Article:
3. Select a LAN IP address from the LAN IP drop-down list. Click on New IP to
add a new IP address to the list.
4. Select available rules from the list, or click on Custom IP Filters to create a
new rule.
5. Click on Apply. The Apply button will temporarily save these settings. To make
the change permanent, click on Tools and select System Commands. On the
System Commands page, click on Save All.
Figure 3-16. IP Filters
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LAN Clients
To add a LAN client, or reserve an IP address for a DHCP client:
Procedure
1. From the Home screen, click on Advanced.
2. Under Advanced, select LAN Clients. If DHCP is used, all DHCP clients are
automatically assigned. If a fixed IP address server is on the LAN and you
want this server to be visible via the WAN, you must add its IP address. Once
the IP address has been added to you can apply Port Forwarding rules to this
IP address.
3. The Apply button will temporarily save these settings. To make the change
permanent, click on Tools and select System Commands. On the System
Commands page, click on Save All.
Figure 3-17. LAN Clients
VLAN
You can use the VLAN (Virtual Local Area Network) screen to match different
VLAN IDs to the LAN ports.
To configure VLANs:
Procedure
1. From the Home screen, click on Advanced.
2. Under Advanced, select VLAN. The VLAN screen appears.
3. Click the appropriate buttons to assign VLAN IDs to the LAN ports.
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The Apply button will temporarily save these settings. To make the change
permanent, click on Tools and select System Commands. On the System
Commands page, click on Save All.
Figure 3-18. VLAN
Bridge Filters
The bridge filtering mechanism provides a way for the users to define rules to
allow or deny frames through the bridge based on source MAC address,
destination MAC address and/or frame type. When bridge filtering is enabled,
each frame is examined against the defined filter rules sequentially, and when a
matched is determined, the appropriate filtering action (allow or deny) is
performed. The bridge filter will only examine frames from interfaces which are
part of the bridge itself. Twenty filter rules are supported with bridge filtering.
To enable Bridge Filters:
Procedure
1. From the Home screen, click on Advanced.
2. Under Advanced, select Bridge Filters. The Bridge Filters screen appears, as
shown in Figure 3-19, Bridge Filters.
The User Interface for Bridge Filter allows the user to add, edit, and delete, as well
as enable the filter rules. To add rules, define the source MAC address, destination
MAC address, and frame type with the desired filtering action (allow or deny), and
click on the Add button. The MAC address must be in a xx-xx-xx-xx-xx-xx format,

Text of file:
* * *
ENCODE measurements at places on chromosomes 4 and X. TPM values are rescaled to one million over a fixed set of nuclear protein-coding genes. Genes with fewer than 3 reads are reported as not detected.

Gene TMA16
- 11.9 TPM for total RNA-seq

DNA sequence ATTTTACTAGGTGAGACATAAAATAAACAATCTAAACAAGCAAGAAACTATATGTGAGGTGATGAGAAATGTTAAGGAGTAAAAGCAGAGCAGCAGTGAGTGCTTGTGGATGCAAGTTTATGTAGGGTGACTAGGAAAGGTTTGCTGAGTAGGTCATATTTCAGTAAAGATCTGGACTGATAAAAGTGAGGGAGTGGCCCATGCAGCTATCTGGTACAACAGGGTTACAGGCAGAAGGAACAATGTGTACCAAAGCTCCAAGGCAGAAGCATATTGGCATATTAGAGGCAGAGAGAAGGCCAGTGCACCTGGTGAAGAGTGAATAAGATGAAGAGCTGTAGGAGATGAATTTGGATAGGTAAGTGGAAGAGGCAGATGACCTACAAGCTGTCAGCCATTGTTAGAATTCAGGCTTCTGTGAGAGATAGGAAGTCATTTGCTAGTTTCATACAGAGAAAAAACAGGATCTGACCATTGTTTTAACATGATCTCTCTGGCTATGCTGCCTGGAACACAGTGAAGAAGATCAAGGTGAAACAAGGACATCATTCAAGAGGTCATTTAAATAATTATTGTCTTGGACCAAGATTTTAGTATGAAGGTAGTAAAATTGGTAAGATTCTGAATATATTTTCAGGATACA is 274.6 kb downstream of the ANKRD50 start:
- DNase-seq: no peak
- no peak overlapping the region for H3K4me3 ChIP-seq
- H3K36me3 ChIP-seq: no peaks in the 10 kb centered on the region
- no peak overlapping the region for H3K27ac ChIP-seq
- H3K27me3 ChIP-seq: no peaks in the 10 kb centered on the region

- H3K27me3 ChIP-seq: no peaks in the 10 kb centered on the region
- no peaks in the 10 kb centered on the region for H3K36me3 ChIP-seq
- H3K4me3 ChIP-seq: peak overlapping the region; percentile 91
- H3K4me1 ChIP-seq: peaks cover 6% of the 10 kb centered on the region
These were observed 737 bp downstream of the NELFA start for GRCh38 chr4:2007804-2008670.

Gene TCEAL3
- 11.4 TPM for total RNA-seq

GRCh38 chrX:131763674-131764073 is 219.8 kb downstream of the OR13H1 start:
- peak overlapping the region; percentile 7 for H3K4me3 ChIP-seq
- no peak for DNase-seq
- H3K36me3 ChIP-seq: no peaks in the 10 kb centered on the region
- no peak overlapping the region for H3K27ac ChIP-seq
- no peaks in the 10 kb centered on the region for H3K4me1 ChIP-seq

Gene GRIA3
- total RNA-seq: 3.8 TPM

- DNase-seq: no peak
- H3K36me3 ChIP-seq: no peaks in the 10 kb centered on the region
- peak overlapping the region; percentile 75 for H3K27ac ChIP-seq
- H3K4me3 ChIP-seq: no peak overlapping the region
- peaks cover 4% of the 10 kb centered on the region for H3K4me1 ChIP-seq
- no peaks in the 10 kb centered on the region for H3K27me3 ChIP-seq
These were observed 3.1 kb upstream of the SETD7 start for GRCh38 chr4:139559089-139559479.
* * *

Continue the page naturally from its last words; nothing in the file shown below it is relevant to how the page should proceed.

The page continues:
with 00-00-00-00-00-00 or blanks meaning any address.
To edit or modify an existing filter rule, select the desired rule created previously in
the Edit select box. The selected filter rule appears in the top section, as with the
Add procedure. Make the desired change to the MAC address, frame type and
access type, and click on Apply.
To delete a filter rules, select the filter rule entry to delete in the Delete selection
box. Note that multiple deletions are possible. Once all the desired filter rules are
selected for deletion, click on the Apply button. The Select All select box can also
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be used to delete the entire filter rule. It provides a quick method of selecting all
filter rules for deletion.
The Enable Bridge Filters button allows you to enable or disable bridge filtering. It
can be set or unset during any add, edit, or delete operation. It can also be set or
unset independently by pressing the Apply button.
Figure 3-19. Bridge Filters
Note: The bridge filter table contains three hidden rules. These rules are entered
automatically by the system to ensure that you don't lock yourself out of the
system. The first rule allows all ARP frames through the system. The second rule
allows all IPv4 frames with the destination MAC address of the router to go
through. The third rule allows all IPv4 frames with the source MAC address of the
router to go through.
The Apply button will temporarily save these settings. To make the change
permanent, click on Tools (at the top of the page) and select System Commands.
At the System Commands page, click on Save All.
Note: On a windows based machine, you can find a MAC address with the ipconfig
program. At a command prompt, type: ipconfig /all
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Web Filters
This option enables the IGMP proxy, which allows NAT clients to participate in
IGMP multicast groups. It should only be enabled if NAT is also enabled.
To enable Multicasting:
Procedure
1. From the Home screen, click on Advanced.
2. Under Advanced, select Web Filters.
3. Select features to be enabled and disabled over the router.
4. The Apply button will temporarily save these settings. To make the change
permanent, click on Tools and select System Commands. On the System
Commands page, click on Save All.
Figure 3-20. Web Filters
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Multicast
This option enables the IGMP proxy, which allows NAT clients to participate in
IGMP multicast groups. It should only be enabled if NAT is also enabled.
To enable Multicasting:
Procedure
1. From the Home screen, click on Advanced.
2. Under Advanced, select Muliticast.
3. The Apply button will temporarily save these settings. To make the change
permanent, click on Tools and select System Commands. On the System